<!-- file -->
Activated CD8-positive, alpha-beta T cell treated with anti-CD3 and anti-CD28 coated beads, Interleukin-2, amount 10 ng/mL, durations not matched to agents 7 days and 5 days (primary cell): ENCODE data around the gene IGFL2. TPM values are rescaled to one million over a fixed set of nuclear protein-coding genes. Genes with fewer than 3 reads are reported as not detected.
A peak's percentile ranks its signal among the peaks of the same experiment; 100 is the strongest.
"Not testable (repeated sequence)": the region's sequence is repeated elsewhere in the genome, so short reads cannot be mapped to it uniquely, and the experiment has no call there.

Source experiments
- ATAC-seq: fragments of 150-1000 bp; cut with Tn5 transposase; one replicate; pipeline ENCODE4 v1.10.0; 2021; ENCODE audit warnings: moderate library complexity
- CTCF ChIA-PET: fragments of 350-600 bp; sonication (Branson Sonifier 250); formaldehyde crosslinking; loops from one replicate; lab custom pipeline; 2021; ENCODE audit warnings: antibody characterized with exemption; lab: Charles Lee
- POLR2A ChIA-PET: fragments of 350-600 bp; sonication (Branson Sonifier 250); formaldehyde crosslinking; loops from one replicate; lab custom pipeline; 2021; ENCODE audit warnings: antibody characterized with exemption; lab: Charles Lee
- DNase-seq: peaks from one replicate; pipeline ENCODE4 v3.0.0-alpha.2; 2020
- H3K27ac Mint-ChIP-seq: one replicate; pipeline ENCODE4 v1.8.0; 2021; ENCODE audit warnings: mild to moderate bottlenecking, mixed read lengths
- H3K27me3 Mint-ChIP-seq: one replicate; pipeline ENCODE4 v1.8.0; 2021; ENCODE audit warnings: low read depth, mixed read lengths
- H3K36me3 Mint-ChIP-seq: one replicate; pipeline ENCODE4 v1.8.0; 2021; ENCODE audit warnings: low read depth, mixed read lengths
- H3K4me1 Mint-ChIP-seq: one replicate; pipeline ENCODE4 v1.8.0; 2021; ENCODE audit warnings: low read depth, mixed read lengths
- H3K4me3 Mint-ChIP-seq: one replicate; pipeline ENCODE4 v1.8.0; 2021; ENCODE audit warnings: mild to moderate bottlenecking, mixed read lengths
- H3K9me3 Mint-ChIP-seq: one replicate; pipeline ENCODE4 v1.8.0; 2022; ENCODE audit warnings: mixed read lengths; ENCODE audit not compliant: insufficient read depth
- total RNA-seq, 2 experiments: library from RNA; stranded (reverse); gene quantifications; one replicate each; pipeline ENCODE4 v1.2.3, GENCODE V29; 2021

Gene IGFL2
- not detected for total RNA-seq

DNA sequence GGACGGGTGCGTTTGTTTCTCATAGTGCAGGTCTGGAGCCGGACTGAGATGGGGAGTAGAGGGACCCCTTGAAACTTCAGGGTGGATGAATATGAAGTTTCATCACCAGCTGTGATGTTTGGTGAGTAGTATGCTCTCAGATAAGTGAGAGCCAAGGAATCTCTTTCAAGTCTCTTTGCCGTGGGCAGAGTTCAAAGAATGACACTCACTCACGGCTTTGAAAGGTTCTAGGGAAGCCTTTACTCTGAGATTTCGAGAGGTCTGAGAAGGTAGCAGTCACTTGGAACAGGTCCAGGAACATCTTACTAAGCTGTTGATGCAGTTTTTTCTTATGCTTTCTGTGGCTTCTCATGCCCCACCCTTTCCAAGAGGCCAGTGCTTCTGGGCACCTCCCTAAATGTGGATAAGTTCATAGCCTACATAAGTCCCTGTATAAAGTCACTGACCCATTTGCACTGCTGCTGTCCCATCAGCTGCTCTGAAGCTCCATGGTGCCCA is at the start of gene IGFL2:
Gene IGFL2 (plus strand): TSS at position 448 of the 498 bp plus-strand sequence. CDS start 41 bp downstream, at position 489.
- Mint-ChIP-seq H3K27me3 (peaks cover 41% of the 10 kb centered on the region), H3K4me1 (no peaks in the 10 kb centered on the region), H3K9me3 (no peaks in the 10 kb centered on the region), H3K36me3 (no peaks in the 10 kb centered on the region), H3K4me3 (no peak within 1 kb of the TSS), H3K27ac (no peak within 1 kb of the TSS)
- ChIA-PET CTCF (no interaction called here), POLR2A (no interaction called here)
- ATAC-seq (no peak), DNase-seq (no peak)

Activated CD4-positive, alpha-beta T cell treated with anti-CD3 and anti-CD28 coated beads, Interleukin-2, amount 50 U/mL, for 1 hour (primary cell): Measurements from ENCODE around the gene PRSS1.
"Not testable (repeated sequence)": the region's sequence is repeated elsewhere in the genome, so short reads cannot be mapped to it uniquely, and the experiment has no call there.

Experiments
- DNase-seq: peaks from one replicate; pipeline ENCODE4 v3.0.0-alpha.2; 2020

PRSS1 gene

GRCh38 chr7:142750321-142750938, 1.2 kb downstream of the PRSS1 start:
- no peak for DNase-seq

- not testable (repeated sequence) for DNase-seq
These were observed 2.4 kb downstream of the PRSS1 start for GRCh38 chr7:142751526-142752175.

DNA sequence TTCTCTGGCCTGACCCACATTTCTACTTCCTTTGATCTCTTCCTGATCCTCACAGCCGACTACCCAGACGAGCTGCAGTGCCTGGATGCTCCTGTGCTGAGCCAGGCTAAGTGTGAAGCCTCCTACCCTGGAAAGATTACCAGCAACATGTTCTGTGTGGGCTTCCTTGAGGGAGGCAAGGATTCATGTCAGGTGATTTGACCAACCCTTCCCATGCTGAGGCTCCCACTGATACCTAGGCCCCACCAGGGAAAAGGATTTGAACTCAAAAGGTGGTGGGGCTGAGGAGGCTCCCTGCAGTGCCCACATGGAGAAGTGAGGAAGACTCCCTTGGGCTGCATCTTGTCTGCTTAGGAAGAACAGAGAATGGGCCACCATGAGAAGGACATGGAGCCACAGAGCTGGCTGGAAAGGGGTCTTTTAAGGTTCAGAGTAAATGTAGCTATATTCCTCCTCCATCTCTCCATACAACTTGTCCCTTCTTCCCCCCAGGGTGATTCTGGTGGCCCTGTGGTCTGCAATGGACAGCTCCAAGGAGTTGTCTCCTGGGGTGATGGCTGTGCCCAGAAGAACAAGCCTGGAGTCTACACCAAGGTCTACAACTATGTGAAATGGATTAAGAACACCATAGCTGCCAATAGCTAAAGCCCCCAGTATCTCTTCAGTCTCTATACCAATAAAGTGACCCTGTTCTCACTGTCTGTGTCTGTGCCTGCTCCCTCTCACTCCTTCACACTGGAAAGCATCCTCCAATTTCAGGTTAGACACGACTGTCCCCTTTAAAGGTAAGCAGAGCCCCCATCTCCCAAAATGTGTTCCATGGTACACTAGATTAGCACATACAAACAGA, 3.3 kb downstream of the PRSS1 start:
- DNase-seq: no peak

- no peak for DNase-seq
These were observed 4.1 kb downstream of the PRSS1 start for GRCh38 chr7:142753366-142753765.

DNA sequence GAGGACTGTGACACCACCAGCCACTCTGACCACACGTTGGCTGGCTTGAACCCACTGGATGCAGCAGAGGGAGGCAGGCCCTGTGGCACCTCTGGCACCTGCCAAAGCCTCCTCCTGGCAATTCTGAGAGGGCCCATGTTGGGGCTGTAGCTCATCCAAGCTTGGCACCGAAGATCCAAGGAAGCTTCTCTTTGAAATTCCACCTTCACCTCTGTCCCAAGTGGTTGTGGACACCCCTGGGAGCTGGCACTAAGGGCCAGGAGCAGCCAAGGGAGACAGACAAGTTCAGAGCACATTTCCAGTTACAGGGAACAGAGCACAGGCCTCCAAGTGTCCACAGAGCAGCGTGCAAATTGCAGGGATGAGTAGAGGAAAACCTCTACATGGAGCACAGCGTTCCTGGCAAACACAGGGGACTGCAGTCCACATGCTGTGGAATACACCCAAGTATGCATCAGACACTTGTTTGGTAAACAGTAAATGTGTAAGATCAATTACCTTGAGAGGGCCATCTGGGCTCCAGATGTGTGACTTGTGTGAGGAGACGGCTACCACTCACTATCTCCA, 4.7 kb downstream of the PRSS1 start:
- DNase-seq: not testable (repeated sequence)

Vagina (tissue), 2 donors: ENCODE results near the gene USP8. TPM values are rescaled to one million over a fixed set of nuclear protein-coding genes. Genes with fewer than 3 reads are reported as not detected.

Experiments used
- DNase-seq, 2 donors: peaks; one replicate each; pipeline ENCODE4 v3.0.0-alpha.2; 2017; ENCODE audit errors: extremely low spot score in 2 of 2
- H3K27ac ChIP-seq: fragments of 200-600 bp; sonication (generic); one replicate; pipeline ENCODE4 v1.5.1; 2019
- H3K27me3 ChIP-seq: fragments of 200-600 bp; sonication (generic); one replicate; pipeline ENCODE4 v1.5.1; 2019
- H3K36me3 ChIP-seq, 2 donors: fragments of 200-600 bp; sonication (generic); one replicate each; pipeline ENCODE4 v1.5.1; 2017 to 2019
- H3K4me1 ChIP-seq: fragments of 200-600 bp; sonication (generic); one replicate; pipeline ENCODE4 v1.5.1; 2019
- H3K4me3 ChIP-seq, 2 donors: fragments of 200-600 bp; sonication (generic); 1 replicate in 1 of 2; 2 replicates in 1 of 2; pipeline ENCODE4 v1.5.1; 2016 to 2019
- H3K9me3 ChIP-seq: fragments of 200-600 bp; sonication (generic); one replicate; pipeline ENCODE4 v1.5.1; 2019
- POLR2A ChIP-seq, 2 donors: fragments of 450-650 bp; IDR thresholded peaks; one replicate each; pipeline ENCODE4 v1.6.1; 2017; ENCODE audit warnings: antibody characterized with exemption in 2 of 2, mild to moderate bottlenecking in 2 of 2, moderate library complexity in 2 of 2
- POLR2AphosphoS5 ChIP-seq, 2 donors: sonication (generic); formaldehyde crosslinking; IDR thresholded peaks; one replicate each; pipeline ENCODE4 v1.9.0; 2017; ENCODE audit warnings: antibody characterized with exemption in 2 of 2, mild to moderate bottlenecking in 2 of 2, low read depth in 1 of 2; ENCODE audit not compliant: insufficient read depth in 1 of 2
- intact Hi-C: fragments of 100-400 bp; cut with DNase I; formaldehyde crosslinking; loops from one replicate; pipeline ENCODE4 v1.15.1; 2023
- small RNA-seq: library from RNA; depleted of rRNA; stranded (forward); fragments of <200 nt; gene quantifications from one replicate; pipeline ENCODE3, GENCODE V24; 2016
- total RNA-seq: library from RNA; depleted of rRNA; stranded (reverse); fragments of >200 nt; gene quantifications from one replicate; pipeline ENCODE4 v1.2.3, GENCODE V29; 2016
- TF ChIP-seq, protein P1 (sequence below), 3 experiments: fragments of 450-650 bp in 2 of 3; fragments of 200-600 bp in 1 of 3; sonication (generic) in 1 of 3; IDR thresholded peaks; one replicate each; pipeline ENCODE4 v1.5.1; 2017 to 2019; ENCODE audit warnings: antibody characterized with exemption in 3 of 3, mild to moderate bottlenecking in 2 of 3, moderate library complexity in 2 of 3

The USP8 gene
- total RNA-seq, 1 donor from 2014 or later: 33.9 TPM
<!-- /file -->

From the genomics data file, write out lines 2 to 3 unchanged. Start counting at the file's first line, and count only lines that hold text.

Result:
A peak's percentile ranks its signal among the peaks of the same experiment; 100 is the strongest.
"Not testable (repeated sequence)": the region's sequence is repeated elsewhere in the genome, so short reads cannot be mapped to it uniquely, and the experiment has no call there.